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Ready to Retire: What Do I Do Next?

Woman in blue sweaterCongratulations! Deciding to retire may be the hardest part of the entire process. ETF can help you master the next steps so that you make decisions that are right for you.

Here are 4 things for your to-do list:

  1. If you are 6-12 months from retirement and want an official estimate of your Wisconsin Retirement System retirement benefit, complete our online estimate request or contact ETF.
  2. For an unofficial estimate, use our WRS Retirement Benefits Calculator to run a projection. This is a great way to compare a variety of retirement dates. If you participate in the Variable Fund, first use the Variable Excess/Deficiency Calculator to project your benefit. Helpful hint: Have your last annual Statement of Benefits in hand so you can mirror your own WRS account information.
  3. Learn as much as you can about WRS annuity options, annuity adjustments, what to expect in your first year after retirement, protecting beneficiaries, sick leave conversion credits and much more by reviewing our forms and brochures, taking in a webinar, or finding an ETF-hosted benefits presentation in your area.
  4. Retirement is a process, not a single event. Do you want to know more about the process and develop a plan for retirement? This recorded ETF webinar will help you think through many key issues and topics.

If you have your official estimate and feel you need to talk to someone at ETF in order to better understand it, consider attending one of our group retirement appointments. To find a group appointment in your area, use the interactive map or contact ETF.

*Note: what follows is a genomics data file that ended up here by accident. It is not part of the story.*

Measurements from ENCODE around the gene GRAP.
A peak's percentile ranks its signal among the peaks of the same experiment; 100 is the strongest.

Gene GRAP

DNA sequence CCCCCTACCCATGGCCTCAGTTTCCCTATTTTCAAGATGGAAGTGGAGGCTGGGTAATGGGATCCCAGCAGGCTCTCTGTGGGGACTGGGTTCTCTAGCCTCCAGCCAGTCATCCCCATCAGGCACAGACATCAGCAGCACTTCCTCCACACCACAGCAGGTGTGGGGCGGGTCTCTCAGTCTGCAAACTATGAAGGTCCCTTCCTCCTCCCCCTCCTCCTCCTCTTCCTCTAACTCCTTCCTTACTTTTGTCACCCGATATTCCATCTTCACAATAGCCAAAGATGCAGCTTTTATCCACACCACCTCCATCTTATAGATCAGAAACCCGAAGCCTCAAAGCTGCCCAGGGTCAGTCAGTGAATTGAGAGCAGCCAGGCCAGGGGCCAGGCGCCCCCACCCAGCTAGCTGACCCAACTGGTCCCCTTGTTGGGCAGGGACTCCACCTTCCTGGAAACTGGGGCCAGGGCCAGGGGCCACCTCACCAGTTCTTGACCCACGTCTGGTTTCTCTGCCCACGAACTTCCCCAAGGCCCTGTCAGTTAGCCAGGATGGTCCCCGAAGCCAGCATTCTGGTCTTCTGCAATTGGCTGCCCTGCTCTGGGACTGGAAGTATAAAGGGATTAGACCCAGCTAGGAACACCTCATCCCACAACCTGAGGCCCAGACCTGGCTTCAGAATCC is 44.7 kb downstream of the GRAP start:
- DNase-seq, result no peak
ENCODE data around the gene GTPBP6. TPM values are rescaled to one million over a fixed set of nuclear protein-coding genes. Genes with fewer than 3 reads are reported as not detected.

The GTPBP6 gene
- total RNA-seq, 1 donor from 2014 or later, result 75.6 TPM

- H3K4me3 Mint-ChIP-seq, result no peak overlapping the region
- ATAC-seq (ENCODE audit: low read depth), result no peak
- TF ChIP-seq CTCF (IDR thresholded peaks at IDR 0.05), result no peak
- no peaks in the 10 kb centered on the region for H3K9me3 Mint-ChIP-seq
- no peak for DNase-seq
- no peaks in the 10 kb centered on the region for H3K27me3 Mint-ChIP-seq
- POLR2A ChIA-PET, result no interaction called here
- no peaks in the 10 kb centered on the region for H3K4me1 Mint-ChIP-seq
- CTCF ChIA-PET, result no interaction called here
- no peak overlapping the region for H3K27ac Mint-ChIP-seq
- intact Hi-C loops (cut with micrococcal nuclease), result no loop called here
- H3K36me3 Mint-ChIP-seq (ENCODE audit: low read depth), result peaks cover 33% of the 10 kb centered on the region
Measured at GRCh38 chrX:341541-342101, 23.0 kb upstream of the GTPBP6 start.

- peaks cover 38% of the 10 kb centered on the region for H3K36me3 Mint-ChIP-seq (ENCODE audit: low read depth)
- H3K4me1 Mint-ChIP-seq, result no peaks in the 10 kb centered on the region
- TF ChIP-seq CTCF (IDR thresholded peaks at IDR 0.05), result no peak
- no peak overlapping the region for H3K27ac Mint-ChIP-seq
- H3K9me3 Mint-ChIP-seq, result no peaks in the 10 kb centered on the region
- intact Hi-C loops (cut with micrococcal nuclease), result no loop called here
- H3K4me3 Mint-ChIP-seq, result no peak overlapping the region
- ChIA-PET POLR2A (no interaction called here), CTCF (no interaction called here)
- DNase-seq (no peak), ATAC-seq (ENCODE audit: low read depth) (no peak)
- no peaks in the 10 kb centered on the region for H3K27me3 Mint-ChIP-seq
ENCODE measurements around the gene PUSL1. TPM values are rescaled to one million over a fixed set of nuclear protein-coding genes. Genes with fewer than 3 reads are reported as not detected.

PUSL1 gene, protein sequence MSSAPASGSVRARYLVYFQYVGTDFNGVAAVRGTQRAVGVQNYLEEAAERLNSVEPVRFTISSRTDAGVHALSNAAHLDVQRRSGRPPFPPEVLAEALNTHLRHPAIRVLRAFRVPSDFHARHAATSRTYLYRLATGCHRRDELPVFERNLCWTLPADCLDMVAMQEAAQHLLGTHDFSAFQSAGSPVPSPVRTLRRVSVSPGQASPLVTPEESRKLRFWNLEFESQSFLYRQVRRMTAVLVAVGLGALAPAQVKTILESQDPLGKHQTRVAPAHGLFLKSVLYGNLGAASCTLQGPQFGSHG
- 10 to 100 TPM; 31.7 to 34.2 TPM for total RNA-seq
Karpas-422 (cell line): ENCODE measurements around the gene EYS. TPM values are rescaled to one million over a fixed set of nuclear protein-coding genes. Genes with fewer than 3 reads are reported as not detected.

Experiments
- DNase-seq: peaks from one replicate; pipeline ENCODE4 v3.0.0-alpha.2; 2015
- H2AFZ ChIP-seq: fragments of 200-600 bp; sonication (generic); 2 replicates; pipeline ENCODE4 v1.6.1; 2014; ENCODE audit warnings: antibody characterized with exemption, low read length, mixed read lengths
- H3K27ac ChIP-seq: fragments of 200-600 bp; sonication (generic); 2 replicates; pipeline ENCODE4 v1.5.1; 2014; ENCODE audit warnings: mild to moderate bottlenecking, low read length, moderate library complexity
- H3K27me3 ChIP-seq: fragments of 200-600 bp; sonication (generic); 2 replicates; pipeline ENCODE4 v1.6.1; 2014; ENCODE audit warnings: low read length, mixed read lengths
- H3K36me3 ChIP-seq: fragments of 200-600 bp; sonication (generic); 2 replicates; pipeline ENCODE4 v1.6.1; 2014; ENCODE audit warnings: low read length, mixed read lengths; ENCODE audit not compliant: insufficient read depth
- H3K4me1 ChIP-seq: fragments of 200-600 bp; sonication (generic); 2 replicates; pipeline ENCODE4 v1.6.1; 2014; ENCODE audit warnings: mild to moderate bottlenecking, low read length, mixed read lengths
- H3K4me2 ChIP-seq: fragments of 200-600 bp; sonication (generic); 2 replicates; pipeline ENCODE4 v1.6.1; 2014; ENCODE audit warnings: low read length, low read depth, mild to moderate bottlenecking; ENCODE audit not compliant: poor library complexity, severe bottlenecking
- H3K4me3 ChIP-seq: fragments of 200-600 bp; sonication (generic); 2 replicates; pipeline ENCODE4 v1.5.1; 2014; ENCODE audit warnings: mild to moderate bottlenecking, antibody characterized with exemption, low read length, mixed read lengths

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Legislative Update

Tarna Hunter
Tarna Hunter

by Tarna Hunter, ETF Legislative Liaison

In February, Gov. Walker released the 2015-2017 executive budget, a proposal of how the state should manage expenses for the next two years. The budget bills, called 2015 Assembly Bill 21 and 2015 Senate Bill 21, are currently before the Joint Committee on Finance. The budget is to be effective July 1, 2015.

The JCF has spent the last few months reviewing the budget and will continue to review and make changes over the next few weeks. After JCF makes its recommended changes, the bill goes to the assembly and the senate for further review and, ultimately, back to the governor for signature. The governor can also veto the bill in whole or in part.

As proposed, the budget currently contains a small number of provisions that affect the benefit programs administered by the Department of Employee Trust Funds. Some of these provisions include:

  • Providing a $2,000 annual incentive for employees who opt out of the State of Wisconsin Group Health Insurance Program.
  • Currently, the Department of Children and Families may assign child support obligations to Wisconsin Retirement System benefits. The budget includes a provision extending that authority to ETF’s Income Continuation Insurance program and the Duty Disability program.
  • Increasing the terms of appointed members of the Group Insurance Board from two years to four years. The bill also staggers the terms to ensure continuity in the experience of the board.

In addition to the above provisions, the Budget in Brief directs the GIB to work with ETF’s recently-contracted benefits consultant to make appropriate changes in order to realize $25 million GPR ($54 million all funds) in efficiencies and savings over the biennium. For more detail, see Proposed Health Insurance Program Changes.